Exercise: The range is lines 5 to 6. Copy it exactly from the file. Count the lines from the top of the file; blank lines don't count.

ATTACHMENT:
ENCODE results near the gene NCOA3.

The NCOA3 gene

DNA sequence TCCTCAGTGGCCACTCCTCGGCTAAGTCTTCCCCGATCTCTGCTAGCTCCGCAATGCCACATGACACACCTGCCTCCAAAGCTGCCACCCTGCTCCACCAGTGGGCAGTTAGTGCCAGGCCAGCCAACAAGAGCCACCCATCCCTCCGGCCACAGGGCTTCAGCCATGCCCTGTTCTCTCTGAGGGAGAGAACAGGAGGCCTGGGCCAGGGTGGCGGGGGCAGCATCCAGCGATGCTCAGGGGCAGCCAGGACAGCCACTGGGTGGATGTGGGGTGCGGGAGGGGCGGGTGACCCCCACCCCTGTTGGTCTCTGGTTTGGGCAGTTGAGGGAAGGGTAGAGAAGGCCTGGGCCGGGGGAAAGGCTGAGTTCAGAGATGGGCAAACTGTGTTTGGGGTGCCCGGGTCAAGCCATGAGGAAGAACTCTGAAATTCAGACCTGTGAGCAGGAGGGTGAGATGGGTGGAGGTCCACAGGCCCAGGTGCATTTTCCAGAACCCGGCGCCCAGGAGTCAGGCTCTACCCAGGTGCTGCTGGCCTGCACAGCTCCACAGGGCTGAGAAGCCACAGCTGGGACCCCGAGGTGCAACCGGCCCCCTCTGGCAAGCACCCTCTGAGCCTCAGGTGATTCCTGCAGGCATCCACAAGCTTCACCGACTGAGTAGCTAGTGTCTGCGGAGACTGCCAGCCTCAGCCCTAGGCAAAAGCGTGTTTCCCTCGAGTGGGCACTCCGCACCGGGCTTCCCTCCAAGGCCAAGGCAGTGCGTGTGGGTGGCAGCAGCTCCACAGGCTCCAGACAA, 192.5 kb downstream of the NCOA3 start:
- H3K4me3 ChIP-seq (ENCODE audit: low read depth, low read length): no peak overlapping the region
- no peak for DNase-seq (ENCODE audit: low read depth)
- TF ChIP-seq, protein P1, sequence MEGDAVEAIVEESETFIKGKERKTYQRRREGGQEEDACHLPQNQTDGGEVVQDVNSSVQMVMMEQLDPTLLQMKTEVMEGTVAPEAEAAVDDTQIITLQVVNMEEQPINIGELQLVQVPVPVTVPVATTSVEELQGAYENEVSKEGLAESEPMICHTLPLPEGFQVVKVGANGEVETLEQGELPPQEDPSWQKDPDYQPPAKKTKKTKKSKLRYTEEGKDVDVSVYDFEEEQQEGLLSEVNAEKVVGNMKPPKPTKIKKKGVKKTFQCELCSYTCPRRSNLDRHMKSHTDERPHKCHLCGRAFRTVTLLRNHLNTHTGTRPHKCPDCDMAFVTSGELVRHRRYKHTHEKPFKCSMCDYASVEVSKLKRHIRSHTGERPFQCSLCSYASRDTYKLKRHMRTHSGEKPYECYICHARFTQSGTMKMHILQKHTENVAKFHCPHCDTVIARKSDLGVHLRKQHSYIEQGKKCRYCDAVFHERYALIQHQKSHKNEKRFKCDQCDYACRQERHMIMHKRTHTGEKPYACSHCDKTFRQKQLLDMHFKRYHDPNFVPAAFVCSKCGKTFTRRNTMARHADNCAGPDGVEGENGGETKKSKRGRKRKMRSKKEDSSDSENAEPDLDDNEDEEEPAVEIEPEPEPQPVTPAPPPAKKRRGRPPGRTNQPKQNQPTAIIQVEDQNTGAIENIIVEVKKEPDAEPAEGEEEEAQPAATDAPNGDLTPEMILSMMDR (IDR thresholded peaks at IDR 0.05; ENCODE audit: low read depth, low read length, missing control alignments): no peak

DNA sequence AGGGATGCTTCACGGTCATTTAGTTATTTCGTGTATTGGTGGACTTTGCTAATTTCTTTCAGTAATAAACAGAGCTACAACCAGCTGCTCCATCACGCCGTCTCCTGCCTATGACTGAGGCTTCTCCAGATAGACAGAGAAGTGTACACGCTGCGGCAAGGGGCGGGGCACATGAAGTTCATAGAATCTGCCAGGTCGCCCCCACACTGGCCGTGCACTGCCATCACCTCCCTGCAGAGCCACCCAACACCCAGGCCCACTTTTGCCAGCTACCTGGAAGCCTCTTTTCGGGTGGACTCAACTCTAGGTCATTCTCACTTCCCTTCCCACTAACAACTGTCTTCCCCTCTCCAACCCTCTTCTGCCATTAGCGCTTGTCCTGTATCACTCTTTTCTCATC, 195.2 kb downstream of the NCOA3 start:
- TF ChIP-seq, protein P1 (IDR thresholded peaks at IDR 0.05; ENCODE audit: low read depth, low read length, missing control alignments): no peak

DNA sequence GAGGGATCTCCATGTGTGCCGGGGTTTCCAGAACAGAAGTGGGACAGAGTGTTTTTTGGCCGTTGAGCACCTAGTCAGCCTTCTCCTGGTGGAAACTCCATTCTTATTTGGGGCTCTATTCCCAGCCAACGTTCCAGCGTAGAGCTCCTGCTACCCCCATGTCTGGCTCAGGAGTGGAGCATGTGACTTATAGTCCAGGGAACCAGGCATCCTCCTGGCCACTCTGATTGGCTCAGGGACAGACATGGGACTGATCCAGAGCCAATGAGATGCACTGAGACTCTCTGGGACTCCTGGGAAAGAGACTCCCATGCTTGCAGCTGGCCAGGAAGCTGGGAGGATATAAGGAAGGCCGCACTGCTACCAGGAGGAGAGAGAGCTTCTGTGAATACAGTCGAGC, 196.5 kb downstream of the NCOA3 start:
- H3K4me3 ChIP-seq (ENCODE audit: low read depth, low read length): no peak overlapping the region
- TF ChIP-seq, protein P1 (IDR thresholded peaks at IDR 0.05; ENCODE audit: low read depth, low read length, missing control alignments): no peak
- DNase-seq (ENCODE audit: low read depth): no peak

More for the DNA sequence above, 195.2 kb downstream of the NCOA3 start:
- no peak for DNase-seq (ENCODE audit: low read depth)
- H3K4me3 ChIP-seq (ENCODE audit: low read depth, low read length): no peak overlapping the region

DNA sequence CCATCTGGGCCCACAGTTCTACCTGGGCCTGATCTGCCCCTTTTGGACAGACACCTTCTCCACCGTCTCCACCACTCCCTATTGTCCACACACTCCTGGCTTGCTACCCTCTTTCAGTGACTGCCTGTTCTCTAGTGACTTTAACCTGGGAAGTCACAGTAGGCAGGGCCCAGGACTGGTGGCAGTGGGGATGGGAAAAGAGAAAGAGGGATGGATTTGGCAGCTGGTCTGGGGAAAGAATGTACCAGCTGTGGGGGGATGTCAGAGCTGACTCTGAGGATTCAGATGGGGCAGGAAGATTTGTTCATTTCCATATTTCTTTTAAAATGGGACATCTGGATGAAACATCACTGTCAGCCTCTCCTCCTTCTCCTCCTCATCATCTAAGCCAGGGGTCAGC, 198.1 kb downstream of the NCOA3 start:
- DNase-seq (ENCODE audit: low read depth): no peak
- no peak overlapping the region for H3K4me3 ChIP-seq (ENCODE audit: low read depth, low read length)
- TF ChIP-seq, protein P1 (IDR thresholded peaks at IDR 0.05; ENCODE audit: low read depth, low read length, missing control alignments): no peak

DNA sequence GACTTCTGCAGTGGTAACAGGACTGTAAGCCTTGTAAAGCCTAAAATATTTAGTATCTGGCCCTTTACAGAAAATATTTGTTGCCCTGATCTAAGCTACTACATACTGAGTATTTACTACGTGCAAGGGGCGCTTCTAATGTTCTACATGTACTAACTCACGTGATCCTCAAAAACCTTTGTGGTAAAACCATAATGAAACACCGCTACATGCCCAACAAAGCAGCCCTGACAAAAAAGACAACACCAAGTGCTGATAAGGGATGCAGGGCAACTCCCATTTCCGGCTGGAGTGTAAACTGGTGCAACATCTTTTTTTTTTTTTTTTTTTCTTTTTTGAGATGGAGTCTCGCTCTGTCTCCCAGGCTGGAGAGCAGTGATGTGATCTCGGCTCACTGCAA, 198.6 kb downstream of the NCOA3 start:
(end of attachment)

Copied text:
- no peak for DNase-seq (ENCODE audit: low read depth)
- TF ChIP-seq, protein P1, sequence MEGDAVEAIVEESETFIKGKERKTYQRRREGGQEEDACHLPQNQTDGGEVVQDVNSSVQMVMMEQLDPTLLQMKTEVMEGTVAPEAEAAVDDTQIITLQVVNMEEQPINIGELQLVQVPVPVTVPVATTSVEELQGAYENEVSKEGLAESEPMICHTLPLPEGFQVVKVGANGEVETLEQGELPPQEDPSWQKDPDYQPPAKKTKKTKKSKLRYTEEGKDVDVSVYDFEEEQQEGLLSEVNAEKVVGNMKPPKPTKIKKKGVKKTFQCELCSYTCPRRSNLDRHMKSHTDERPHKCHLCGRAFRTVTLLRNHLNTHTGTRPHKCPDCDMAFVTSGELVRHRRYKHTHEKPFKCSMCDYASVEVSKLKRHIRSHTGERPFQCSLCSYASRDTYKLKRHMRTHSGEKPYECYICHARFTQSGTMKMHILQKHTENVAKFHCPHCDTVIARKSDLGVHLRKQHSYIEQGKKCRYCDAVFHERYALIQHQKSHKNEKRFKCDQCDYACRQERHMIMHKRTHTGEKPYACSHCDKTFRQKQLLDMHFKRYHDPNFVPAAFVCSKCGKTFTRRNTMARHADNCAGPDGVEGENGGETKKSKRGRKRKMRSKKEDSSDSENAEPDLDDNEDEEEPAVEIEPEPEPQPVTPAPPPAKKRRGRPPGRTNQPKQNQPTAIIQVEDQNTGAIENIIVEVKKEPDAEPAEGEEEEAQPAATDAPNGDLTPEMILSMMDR (IDR thresholded peaks at IDR 0.05; ENCODE audit: low read depth, low read length, missing control alignments): no peak